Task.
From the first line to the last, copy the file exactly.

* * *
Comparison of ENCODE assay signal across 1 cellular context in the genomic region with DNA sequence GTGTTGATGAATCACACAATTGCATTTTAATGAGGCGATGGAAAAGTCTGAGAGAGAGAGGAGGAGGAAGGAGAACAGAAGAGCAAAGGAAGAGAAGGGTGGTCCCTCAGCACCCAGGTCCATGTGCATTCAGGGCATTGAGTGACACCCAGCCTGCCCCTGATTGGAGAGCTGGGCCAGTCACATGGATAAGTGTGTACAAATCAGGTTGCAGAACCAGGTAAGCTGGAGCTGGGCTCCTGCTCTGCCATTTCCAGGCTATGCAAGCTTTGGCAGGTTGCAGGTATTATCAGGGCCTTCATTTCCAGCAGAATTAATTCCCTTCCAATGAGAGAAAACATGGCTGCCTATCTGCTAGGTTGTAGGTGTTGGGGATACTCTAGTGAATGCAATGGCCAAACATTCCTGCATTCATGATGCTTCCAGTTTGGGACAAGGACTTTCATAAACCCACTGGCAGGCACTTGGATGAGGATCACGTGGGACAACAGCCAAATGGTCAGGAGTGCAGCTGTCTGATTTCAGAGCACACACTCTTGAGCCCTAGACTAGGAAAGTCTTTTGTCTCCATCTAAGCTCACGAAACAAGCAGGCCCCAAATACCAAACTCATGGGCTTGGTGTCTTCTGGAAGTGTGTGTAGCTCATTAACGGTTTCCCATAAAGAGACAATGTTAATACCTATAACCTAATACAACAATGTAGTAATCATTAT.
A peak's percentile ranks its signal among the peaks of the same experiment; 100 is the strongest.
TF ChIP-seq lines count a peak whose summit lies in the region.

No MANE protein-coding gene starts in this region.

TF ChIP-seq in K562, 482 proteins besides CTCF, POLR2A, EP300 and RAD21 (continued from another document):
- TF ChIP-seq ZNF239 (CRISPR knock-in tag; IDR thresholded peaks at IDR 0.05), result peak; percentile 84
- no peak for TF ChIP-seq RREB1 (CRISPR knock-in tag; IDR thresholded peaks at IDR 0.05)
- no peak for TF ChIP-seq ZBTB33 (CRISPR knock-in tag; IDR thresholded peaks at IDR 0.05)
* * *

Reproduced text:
Comparison of ENCODE assay signal across 1 cellular context in the genomic region with DNA sequence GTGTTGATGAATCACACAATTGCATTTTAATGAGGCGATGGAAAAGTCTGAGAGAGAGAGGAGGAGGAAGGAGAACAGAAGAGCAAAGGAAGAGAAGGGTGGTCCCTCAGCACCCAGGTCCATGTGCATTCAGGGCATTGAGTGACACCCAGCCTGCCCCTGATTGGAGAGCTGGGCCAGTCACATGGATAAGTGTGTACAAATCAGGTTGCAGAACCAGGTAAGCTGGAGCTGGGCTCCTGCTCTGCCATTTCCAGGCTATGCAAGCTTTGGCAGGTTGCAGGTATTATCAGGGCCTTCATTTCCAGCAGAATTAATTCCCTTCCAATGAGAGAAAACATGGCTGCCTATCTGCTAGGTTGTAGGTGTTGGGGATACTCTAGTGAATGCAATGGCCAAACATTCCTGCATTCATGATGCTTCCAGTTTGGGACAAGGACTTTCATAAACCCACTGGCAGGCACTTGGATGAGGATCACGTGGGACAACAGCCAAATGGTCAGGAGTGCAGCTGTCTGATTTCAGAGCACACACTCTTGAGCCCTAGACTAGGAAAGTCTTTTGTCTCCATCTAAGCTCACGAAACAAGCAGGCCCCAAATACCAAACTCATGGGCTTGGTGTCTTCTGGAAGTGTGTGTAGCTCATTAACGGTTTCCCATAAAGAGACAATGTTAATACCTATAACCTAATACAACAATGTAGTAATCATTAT.
A peak's percentile ranks its signal among the peaks of the same experiment; 100 is the strongest.
TF ChIP-seq lines count a peak whose summit lies in the region.

No MANE protein-coding gene starts in this region.

TF ChIP-seq in K562, 482 proteins besides CTCF, POLR2A, EP300 and RAD21 (continued from another document):
- TF ChIP-seq ZNF239 (CRISPR knock-in tag; IDR thresholded peaks at IDR 0.05), result peak; percentile 84
- no peak for TF ChIP-seq RREB1 (CRISPR knock-in tag; IDR thresholded peaks at IDR 0.05)
- no peak for TF ChIP-seq ZBTB33 (CRISPR knock-in tag; IDR thresholded peaks at IDR 0.05)